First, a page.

• Don’t eat any food that comes with a “health claim”.  The healthy food is sitting in the produce section very quietly without any claims.  The package can tell you so many grandiose things that foods can do for you. Ignore the glitz and read the label and the ingredients.  The “heart healthy” bread you buy? 99% chance there’s not a “whole grain” in it. Milled wheat yes, but that’s not a whole grain.  The Body knows the difference between whole and partial foods and craves what we deprive it of.  Our pancreas also knows the difference. Insulin levels surge with all the simple carbohydrates and processed foods we eat.  Ladies and gents – it’s insulin secretion that leads to fat accumulation, not healthy fats.   Thank you dear government (USDA) for recommending 6-8 servings of grains a day (which includes the lovely list above) and for scolding us for incorporating fat into our diet.  My preference would have been the suggested “low glycemic foods high healthy fat diets” but that’s just for me (and my clients and blogging fan club to embrace)  :)



Sure, trans fats, hydrogenated oils, margarine – NOT GOOD FOR YOU, but enjoy your olive oils, sesame oils, coconut oils, avocados, organic lean meat, organic eggs, fatty fish, any type of nut you like! These fats are loaded with Omega 3s (anti-inflammatory agents) and they will raise good (HDL) cholesterol and lower bad (LDL) cholesterol.  Fat gets such a bad rap! OH! And stay away from manufactured fat-free foods… guarantee they’re loaded with sugar, HFCS, and a whole bunch of other junk which will pack on lbs and lead you dissatisfied… who remembers eating an entire box of snack wells and still wanting something more!?!? That’s “partial food” for you!

In any case, this is just the tip of the iceberg (lettuce), but wanted to get you started on individually sharing a common theme in the HEALTHFUL quest toward nourishment.

Until next time, listen to your body and start with one small step J.


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We are what we eat.  The higher the quality of our food, the higher the quality of our cells.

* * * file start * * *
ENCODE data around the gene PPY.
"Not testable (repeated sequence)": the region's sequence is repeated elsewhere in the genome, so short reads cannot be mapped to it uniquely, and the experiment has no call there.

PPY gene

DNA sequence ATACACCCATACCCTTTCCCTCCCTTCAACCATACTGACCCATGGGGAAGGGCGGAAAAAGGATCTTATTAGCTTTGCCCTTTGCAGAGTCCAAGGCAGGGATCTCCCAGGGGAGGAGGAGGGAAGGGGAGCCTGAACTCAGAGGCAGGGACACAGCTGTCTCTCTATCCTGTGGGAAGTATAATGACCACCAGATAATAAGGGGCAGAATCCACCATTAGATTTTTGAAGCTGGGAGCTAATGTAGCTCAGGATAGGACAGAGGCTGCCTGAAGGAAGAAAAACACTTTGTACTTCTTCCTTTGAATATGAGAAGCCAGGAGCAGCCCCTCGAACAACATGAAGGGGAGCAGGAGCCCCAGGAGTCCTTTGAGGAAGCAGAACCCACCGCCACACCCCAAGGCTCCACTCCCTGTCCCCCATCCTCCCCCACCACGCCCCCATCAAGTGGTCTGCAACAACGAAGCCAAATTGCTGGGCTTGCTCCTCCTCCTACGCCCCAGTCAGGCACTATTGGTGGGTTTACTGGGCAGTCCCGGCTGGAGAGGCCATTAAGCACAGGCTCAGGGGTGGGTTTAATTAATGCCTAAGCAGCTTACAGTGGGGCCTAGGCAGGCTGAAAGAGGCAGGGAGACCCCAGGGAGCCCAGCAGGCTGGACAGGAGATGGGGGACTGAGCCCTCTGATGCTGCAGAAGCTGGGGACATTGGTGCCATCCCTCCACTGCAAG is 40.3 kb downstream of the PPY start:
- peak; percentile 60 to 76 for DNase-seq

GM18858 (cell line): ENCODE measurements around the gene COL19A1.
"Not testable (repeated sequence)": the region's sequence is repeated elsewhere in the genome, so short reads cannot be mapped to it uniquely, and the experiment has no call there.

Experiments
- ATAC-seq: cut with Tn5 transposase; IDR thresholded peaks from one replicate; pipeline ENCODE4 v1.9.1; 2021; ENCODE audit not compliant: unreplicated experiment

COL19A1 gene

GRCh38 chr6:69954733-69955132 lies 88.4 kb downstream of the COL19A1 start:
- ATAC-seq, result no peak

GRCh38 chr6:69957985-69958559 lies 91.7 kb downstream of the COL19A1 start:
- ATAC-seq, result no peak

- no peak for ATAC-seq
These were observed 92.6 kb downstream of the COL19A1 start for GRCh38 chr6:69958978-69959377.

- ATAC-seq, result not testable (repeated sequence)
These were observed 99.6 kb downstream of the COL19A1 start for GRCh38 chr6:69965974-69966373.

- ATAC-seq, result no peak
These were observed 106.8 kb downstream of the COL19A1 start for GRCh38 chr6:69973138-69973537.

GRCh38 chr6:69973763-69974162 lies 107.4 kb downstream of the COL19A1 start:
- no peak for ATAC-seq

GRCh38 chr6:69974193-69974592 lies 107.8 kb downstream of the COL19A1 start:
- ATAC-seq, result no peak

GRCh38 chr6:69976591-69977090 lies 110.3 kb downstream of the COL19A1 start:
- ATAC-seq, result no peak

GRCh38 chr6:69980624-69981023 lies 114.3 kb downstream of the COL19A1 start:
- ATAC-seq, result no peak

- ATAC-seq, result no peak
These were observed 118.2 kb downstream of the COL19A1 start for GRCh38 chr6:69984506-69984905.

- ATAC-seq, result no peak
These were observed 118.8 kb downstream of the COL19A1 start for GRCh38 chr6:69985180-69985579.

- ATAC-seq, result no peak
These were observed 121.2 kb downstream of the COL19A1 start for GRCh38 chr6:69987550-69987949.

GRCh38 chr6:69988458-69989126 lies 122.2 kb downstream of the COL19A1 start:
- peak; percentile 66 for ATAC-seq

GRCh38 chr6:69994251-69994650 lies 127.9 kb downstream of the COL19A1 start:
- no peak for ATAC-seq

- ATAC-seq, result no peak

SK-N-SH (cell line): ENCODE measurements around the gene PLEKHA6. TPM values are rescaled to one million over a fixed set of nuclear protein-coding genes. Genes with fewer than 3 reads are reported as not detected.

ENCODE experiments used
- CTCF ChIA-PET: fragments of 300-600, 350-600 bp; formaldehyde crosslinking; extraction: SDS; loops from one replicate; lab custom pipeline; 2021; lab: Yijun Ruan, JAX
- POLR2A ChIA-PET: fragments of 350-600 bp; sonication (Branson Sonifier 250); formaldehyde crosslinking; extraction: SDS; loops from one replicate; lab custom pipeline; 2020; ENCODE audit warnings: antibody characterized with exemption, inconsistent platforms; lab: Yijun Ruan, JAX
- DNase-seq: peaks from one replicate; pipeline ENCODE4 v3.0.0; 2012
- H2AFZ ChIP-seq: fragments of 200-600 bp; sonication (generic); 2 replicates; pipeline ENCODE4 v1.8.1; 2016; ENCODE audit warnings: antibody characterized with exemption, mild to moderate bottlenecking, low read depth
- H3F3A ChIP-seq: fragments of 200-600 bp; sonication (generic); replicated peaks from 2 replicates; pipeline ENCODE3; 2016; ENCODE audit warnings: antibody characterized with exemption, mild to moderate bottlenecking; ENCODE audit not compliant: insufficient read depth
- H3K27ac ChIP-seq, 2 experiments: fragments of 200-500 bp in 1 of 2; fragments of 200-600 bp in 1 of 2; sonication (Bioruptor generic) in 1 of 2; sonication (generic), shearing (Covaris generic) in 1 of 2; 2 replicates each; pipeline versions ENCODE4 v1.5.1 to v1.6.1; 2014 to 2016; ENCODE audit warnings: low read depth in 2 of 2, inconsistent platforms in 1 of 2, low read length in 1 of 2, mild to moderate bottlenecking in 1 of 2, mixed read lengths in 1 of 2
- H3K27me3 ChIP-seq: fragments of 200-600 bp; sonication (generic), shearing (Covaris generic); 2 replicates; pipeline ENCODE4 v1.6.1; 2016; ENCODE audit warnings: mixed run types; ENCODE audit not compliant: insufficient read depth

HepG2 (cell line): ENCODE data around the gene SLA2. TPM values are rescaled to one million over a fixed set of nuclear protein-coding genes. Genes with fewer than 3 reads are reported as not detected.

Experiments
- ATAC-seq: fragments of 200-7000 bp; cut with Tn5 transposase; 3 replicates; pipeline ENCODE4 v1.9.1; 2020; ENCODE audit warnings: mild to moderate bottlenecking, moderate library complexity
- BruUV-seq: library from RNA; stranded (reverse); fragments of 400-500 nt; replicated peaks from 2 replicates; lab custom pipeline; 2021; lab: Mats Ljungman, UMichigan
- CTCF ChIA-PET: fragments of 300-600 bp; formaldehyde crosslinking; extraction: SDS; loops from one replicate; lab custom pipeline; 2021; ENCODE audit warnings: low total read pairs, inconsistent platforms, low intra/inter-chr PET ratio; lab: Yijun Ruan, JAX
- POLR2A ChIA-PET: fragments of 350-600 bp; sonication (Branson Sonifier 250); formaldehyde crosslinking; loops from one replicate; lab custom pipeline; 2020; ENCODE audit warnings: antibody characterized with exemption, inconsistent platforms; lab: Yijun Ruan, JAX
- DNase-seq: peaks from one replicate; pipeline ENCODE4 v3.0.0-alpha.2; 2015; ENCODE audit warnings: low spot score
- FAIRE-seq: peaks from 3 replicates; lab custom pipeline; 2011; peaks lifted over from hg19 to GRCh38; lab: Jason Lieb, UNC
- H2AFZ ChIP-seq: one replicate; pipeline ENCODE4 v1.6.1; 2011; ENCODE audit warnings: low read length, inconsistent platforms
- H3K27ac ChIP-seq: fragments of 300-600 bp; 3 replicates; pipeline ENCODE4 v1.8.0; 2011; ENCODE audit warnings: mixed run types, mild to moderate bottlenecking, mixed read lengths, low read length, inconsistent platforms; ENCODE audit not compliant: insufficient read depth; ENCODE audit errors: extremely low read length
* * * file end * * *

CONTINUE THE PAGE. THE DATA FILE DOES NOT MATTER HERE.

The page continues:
Even if you’re not all about buying organic (and there’s no judgment here), consider learning the facts behind a few labels when selecting your animal protein.   It’s easy to not think about the process from farm or factory to plate and quite frankly, I think most of us would rather not know as “ignorance is bliss” (for the short term).  But I assure you, once you gain knowledge, you will feel better – morally, physically & holistically – and you will probably thirst for more information, for you and your children. 

The reality is this.  While we would like to believe that the cows, chickens, and pigs that we are eating live happily ever after on green pastures playing in the mud and snacking on natural sources, the truth is far from this perception (in the great majority of cases.  By knowing How these animals are raised, treated or mistreated and how that translates to the quality of the meat (eggs or milk) we eat, might motivate you to spend just a few minutes at the grocery store considering your options which will help you make a more informed decision.

So here goes my cliff’s notes on food claims and labels:

Antibiotic Free:

An animal was not given any antibiotics during its lifetime.  This is a very good thing to look for! Our immunity has been compromised in great part because of all the antibiotics we are ingesting in the meat we eat (animals kept in farm factories “conventional farming” are given antibiotics to prevent sickness and then they are administered more if they contract something… that’s a lot of meds)!